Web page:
Peter Toon is a retired GP, writer and virtue ethicist. He is rarely on twitter: @bikepilgrims
When the importance of a third dose of Covid vaccine became clear, my husband and I were in France, but we got NHS text messages offering boosters. When the French Government announced that booster doses would soon be required for a valid pass sanitaire (covid pass) we found a local pharmacy who recorded our original two doses on their system from the NHS record we produced, gave us the booster, and issued an EU Covid pass with all our vaccination information.
The NHS of course did not know this, so we continued to get booster reminders. When I returned to the UK therefore I photocopied the record of vaccination, which included batch numbers, date and place of vaccination etc for the third dose and delivered it to my GP surgery. However the reminders continued so I called 119, whom I had been told would register my vaccination.
…this amusing experience reveals several problems with the NHS system for registering immunisations done abroad…
After battling through several menus of choices I got through to the appropriate call handler. I told him what I wanted and confirmed my identity and postcode, so he knew where I lived. He told me that I would have to take my passport and vaccination record to my nearest vaccination centre. As there is one about 5 minutes drive from home this did not seem onerous, but he told me that one would not do – the nearest which could register my vaccination was in Wickford, 33 miles away. I’ve lived in Canterbury for nearly thirty years but didn’t know where Wickford was. Nor did he, but gave me the postcode, which revealed it was indeed 33 miles away; near Southend, the other side of the Thames Estuary, and twice that far away by road. I pointed this out and he said all I could do was wait until they opened new centres. I asked whether I could send the documents by email or post to someone but he said I must attend in person.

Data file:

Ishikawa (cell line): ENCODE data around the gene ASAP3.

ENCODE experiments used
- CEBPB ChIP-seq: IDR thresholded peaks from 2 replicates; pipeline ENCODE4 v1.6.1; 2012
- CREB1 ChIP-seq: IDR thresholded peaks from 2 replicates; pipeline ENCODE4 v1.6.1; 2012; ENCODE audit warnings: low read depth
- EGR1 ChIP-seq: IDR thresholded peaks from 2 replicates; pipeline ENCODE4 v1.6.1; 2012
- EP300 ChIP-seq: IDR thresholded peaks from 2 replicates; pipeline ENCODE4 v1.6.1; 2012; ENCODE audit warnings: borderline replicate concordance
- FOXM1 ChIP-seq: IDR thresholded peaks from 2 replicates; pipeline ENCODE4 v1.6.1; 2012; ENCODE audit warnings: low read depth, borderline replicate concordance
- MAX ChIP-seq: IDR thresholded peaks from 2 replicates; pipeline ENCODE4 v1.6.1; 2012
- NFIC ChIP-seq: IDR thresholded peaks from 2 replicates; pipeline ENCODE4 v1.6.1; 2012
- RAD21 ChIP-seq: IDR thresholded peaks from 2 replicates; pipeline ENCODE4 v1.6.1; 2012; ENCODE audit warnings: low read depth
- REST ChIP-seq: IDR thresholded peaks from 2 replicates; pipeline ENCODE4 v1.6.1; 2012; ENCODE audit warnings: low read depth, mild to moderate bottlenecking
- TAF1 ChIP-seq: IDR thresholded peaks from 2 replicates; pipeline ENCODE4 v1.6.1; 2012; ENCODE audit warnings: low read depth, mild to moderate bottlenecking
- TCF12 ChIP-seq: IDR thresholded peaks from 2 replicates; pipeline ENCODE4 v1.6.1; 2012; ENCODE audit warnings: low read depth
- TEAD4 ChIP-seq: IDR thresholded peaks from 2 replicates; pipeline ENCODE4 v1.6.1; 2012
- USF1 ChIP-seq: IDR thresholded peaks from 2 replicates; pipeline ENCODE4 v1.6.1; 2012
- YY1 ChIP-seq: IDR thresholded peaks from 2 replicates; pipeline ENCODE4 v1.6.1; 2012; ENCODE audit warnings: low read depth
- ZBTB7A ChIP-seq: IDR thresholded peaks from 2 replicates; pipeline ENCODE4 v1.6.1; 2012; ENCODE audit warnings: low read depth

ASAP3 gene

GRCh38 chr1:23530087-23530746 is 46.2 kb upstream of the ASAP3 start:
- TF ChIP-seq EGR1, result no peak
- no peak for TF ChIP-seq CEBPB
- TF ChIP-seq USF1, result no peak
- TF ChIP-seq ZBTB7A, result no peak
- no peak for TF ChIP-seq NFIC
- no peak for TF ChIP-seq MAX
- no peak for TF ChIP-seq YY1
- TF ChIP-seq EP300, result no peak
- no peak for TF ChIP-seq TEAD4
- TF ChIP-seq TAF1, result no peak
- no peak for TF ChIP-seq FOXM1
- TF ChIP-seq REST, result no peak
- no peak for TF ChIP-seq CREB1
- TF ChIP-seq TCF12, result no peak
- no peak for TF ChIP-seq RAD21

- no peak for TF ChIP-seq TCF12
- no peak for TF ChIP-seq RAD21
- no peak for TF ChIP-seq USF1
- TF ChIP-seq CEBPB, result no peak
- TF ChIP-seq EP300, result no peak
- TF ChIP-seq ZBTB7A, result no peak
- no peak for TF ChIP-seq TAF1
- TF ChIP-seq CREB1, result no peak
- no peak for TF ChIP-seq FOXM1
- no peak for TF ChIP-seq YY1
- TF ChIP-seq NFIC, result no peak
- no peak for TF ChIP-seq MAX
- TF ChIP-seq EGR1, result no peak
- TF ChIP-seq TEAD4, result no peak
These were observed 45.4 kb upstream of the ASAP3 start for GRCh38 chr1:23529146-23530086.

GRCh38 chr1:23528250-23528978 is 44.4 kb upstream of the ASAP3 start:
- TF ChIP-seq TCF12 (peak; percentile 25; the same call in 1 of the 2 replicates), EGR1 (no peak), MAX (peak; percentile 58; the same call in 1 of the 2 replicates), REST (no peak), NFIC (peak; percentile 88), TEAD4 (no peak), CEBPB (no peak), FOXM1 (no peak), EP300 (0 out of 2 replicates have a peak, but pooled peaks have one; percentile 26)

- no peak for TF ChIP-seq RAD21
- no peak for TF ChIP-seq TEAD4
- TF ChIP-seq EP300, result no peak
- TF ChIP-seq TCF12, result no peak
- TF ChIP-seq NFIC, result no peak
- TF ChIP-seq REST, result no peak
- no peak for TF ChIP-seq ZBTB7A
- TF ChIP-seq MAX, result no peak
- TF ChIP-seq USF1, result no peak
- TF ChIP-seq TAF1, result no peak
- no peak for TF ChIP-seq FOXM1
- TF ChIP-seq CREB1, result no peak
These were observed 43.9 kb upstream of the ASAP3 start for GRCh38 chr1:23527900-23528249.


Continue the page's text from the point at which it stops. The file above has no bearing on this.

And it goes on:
Seen as a significant event, this amusing experience reveals several problems with the NHS system for registering immunisations done abroad:
Software which works out distances in straight lines rather than distance by road or rail: This is not new – I had the same experience finding nearby hospitals when Choose and Book was introduced 15 years ago. But it is not insurmountable – the RAC and AA can calculate the distance between two points by road, why cannot the NHS?
Inadequately trained and supported staff: If the call-handler, who was pleasant and trying to help, had been given a map rather than just a list of postcodes, he would have realised that owing to the watery barrier Southend is much further from Canterbury than it seems, and with more knowledge of the system might have been able to offer alternative strategies.
Over-centralisation: Why can registering a vaccination abroad, which in France can be done by a local pharmacist, only be done at specialised centres in England? How long would it take to train an administrator already entering vaccination data into medical records to add in immunisations done abroad? If this really needs to be centralised why cannot it be done online or by post? Apart from taking two to three hours of my time (hardly patient-centred) going to my nearest centre (even were it really 33 miles away) would generate 10kg of CO2, even in my low emission car.
Excessive and unresponsive bureaucracy: Clearly the NHS needs my name, date of birth and address and/or NHS number to ensure the right record is updated, by why a passport? Is fraudulent registration of vaccination data a problem? It might be in France, where a covid pass is needed for routine activities, but despite the French love of bureaucracy the pharmacist accepted our NHS records and did not ask for a passport.